Travels with Tim and Lisa

"If my discoveries are other people's commonplaces I cannot help it – for me they retain a momentous freshness" (Elizabeth Bowen)

Archive for the ‘Dunkeld (Grampians) 2018’ Category

2018 Chef’s Package at Dunkeld

Posted by Lisa Hill on September 17, 2018

Last week we made a quick trip to Dunkeld for a Chef’s Package at the Royal Mail Hotel.

It’s a longish but easy drive (about four hours from Melbourne) but true to form we left our departure a bit late, so our only stops en route were for a quick sandwich at a roadhouse (where a quizzical eyebrow was raised when I asked them to remove the cheese because they didn’t have anything without lashings of fatty dairy) – and a very sudden halt for this when we were almost at our destination:

I have no idea what it was – perhaps a silo being transported somewhere? – but we were quite startled when a small truck drove over onto our side of the road waving a hand-held stop sign.  Well, we did stop, of course, and it turned out that this oversize thing was right where we were planning to go and it was using up both sides of the road.  Discretion is the better part of valour as they say, so we made a brief diversion and my new Mazda had its first venture onto a dirt road…  and we returned to civilisation just in time to be held up by the tail end of proceedings.

Royal Mail Hotel Dunkeld with Mt Sturgeon in the background (Wikipedia Commons*)

The view from our room

Five minutes later we checked into the Royal Mail Hotel.  And that’s when I realised that I’d forgotten my camera which takes much better photos than my phone does.  But it didn’t matter much for the cellar tour because alas, it wasn’t really very interesting.  A tour guide needs to have a good spiel to make racks of wine bottles interesting but it ought not to sound like it’s been learned off by heart and be full of management-marketing jargon.  And the wines on tasting were not in the same class as the wines we have courtesy of the Finest Drop wine club through Hampton Gate Cellars.  Maybe we’ve been spoilt by Steve’s tastings and wine club dinners (though they’re not very expensive), but the Royal Mail’s Chef’s Package is marketed as a gourmet destination so a little less talk about their multi-thousand dollar wines and a bit more attention to their tasting wine choices would be a good idea. (They should also provide a spittoon to pour away unwanted wine since it’s part of responsible wine service).  However, (apart from the bookshop being open only on weekends, which is fair enough) that was the only disappointment of our stay.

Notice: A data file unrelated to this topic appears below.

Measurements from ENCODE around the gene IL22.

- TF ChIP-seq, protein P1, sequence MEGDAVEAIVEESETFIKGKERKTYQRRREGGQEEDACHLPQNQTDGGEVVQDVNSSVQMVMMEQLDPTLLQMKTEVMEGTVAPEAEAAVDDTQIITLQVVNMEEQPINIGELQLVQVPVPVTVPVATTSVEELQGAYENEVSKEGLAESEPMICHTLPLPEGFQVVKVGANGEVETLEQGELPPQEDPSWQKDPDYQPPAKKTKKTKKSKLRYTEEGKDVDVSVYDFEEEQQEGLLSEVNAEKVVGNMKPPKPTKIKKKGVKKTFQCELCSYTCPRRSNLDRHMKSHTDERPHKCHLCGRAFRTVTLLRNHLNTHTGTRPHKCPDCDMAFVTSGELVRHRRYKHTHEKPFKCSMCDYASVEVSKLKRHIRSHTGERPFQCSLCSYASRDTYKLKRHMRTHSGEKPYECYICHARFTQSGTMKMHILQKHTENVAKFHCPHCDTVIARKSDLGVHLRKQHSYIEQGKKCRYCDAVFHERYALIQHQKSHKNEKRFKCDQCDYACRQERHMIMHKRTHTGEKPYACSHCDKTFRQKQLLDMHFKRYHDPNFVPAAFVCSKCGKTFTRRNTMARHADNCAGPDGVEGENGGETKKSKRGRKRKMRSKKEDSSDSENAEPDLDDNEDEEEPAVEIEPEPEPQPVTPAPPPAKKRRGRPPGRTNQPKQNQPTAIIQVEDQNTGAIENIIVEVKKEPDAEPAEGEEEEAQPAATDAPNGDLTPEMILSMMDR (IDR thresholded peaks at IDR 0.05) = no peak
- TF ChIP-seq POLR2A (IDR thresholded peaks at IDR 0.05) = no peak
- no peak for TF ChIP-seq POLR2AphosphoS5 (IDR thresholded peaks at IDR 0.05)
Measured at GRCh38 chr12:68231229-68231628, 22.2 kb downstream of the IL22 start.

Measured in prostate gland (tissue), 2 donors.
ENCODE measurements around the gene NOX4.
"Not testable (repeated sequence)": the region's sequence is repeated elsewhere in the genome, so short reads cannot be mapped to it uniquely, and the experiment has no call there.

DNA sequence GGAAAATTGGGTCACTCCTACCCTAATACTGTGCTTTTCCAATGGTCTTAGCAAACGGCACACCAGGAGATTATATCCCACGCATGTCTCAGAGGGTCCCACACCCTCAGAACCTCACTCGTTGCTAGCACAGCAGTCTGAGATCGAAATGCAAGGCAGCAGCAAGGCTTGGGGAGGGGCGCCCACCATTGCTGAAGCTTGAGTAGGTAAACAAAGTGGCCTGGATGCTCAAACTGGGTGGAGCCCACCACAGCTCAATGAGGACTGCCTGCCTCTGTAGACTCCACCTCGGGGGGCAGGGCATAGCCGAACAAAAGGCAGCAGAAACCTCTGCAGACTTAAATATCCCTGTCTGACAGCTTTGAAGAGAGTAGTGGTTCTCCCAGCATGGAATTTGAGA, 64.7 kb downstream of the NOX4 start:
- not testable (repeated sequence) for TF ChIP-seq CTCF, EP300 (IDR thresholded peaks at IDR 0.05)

We had a restorative tea and coffee and some scrumptious cakes at Cafe 109 on Parker Street, which – we learned from the plaque outside – used to be the State Savings Bank.  (There are small historic plaques which feature in their ‘historic walk’ all over town, which is a good initiative, evidence of the way this town has gone out of its way to reinvent itself as a desirable tourist destination). Cafe 109 is a nice eatery with very good and friendly service and it looks like a place that would be good for an inexpensive dinner too.

We then took a stroll down the main street in perfect Spring weather. The town boasts an information centre, with an impressive range of resources and some very helpful staff who were assisting other tourists who planned to go further afield.  There is also an impressively upgraded Anzac memorial in the park (courtesy of Centenary funding), a museum, and an arboretum which made me wish we could stay a little longer but we couldn’t manage it this time.

There were also some shops, including a general store that has changed dramatically since our last visit to Dunkeld…

2000 Tim with our second Silky Terrier Sapphire at Bona Vista in the Victoria Valley

On that occasion we’d ‘come into town’ from Bona Vista, a turn of the century farmhouse in the Victoria Valley, a wonderful place to stay.  It had no phone, no TV, and none of the upmarket ‘necessities’ you find in so-called farmstays today – but it was very comfortable, blissfully quiet, and perfect for relaxing with a book of course.  We had a week there, celebrating the end of the millenium with champagne provided by our hosts.  Our silly Silky Terrier had an adventure with some inquisitive bees but was rescued by Tim (who unlike me isn’t allergic to bees); we were visited by kangaroos and wombats, and when I wasn’t reading I sketched from the verandah while Tim cooked up a storm in the kitchen.  It was 20 minutes by road from Dunkeld so we drove in to do our shopping – and the only flaw was that the store didn’t stick such exotics as capsicum or garlic!